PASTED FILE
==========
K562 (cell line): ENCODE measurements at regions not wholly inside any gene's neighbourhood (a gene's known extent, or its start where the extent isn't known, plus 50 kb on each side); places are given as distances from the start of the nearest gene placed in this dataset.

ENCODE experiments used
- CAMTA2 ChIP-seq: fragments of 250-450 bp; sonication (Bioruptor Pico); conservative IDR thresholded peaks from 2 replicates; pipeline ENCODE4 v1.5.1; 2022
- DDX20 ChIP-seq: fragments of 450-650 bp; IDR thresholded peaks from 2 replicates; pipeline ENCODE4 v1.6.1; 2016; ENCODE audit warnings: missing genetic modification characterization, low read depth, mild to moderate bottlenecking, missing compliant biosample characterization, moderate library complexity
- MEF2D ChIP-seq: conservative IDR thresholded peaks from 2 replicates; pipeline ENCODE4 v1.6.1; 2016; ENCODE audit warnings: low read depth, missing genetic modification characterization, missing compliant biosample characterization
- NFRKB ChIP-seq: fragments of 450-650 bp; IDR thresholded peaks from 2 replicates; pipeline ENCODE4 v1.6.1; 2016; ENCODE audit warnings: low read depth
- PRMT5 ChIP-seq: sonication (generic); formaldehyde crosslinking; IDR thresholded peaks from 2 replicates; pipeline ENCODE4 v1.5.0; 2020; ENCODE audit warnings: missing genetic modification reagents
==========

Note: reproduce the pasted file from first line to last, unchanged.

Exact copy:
K562 (cell line): ENCODE measurements at regions not wholly inside any gene's neighbourhood (a gene's known extent, or its start where the extent isn't known, plus 50 kb on each side); places are given as distances from the start of the nearest gene placed in this dataset.

ENCODE experiments used
- CAMTA2 ChIP-seq: fragments of 250-450 bp; sonication (Bioruptor Pico); conservative IDR thresholded peaks from 2 replicates; pipeline ENCODE4 v1.5.1; 2022
- DDX20 ChIP-seq: fragments of 450-650 bp; IDR thresholded peaks from 2 replicates; pipeline ENCODE4 v1.6.1; 2016; ENCODE audit warnings: missing genetic modification characterization, low read depth, mild to moderate bottlenecking, missing compliant biosample characterization, moderate library complexity
- MEF2D ChIP-seq: conservative IDR thresholded peaks from 2 replicates; pipeline ENCODE4 v1.6.1; 2016; ENCODE audit warnings: low read depth, missing genetic modification characterization, missing compliant biosample characterization
- NFRKB ChIP-seq: fragments of 450-650 bp; IDR thresholded peaks from 2 replicates; pipeline ENCODE4 v1.6.1; 2016; ENCODE audit warnings: low read depth
- PRMT5 ChIP-seq: sonication (generic); formaldehyde crosslinking; IDR thresholded peaks from 2 replicates; pipeline ENCODE4 v1.5.0; 2020; ENCODE audit warnings: missing genetic modification reagents